Yesterday’s media preview proved that Tutankhamen: The Golden King and the Great Pharaohs at the Denver Art Museum is worth the hype.
While there isn’t the iconic blue and gold mask, there are glittering necklaces of hammered gold and gem beads, monumental busts of pharaohs and queens carved with exquisite detail and sweet, homely objects like Tut’s own reed bed.
I was intensely impressed by the clean lines of ancient Egypt’s decidedly modern aesthetics (the necklaces and beauty ideals are things you see today), the luxurious ornaments for tombs and living bodies, but the largest sentiment I left with was one of bittersweetness.
The large exhibit — 130 objects — includes coffinettes that encased Tut’s organs (with information on the jars that held the coffinettes and the the box that held the jars and the shrine that held the box), and gold coverings for his fingers and toes, all the trappings for a brilliant afterlife. But he was also buried with his own belongings from life, again, the bed, but also a small game and a tiny — albeit richly carved — chair.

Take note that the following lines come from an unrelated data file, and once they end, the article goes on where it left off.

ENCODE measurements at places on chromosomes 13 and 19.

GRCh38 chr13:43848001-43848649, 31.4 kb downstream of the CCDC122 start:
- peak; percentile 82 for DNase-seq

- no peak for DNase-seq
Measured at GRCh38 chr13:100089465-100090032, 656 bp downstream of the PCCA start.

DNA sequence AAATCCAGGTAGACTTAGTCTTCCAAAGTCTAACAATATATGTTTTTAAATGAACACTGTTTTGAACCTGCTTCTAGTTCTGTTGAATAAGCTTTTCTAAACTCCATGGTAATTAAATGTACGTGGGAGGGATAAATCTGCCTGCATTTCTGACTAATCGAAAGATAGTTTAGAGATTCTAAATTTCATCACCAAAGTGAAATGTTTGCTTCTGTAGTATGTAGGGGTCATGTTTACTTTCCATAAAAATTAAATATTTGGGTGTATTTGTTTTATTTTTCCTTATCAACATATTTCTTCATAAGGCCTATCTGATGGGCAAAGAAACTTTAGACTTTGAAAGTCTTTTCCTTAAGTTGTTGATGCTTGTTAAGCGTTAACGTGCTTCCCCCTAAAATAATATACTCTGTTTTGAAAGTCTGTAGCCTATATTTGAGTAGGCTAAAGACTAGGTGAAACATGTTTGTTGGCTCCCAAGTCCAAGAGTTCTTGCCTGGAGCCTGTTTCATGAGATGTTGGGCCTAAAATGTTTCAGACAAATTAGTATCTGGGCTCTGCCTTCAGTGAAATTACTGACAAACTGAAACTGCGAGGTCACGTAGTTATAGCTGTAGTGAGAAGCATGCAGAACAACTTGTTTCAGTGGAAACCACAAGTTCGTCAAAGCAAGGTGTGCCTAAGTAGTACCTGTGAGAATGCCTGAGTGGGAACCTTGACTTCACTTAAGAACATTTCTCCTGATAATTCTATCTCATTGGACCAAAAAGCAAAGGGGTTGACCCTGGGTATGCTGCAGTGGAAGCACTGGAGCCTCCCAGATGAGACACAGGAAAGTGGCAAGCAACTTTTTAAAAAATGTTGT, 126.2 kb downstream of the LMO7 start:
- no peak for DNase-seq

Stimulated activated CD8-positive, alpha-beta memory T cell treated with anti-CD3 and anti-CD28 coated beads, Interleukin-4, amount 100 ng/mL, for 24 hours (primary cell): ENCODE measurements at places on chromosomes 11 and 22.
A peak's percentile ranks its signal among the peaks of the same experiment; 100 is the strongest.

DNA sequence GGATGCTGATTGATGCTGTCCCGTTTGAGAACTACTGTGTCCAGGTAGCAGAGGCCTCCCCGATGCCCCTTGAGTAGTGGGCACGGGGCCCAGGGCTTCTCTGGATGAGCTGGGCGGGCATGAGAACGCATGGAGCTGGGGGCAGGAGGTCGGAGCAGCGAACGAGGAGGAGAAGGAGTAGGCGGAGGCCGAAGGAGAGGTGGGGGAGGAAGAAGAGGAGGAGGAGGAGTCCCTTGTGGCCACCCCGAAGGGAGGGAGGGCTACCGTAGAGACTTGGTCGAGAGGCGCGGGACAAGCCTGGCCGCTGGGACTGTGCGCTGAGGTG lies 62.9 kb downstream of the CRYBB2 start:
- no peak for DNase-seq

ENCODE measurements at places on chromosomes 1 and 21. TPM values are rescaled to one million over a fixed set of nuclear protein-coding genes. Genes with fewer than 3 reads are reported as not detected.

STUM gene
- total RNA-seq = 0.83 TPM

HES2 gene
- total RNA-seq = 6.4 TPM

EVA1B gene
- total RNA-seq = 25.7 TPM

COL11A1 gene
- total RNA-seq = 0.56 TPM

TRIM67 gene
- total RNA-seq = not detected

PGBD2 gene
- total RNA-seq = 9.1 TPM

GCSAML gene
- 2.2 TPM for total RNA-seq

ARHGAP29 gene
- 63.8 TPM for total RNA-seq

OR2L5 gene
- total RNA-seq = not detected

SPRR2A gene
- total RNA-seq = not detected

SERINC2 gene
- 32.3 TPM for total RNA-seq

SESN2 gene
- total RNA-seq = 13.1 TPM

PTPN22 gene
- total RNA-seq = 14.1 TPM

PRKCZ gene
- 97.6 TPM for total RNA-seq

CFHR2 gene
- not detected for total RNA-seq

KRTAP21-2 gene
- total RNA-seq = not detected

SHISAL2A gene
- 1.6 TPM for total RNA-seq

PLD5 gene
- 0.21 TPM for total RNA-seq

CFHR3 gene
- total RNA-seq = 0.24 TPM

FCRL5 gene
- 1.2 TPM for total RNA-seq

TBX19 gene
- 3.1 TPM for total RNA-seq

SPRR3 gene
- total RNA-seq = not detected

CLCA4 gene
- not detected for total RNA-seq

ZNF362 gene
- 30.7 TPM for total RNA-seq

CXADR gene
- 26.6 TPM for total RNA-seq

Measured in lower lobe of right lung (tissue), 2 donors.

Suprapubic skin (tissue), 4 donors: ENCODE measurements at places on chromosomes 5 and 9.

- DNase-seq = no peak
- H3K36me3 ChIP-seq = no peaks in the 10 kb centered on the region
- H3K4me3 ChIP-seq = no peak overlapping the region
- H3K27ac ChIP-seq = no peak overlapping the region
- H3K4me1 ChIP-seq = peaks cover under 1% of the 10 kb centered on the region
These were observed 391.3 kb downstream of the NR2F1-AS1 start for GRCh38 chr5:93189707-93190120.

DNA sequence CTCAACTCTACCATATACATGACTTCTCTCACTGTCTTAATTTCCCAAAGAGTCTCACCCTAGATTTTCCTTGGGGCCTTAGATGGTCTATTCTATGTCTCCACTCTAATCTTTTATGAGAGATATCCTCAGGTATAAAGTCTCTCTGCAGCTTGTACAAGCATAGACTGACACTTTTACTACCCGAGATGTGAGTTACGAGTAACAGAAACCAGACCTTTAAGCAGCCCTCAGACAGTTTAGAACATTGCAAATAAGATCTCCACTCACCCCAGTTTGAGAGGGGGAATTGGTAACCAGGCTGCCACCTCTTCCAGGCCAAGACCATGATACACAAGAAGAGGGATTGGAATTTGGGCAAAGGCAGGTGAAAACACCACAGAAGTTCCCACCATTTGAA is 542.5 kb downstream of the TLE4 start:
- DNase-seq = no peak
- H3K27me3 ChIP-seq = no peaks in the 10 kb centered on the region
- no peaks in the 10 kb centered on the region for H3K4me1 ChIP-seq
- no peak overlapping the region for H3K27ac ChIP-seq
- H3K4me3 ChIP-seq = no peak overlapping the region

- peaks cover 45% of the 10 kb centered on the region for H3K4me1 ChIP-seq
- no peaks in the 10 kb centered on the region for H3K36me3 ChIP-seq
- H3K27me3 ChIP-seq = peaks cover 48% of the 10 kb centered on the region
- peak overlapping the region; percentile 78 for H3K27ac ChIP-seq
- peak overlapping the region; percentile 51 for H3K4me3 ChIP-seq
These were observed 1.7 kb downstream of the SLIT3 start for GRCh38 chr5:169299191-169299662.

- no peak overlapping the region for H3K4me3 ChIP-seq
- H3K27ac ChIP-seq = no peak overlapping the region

The fact that he was so well prepared in death, like any pharaoh of course, is impressive. The fact that he was a teenager, though, is touching. The preparations speak to a sense of closure that we still practice today.
Look for a full review of this show in Thursday's Indy.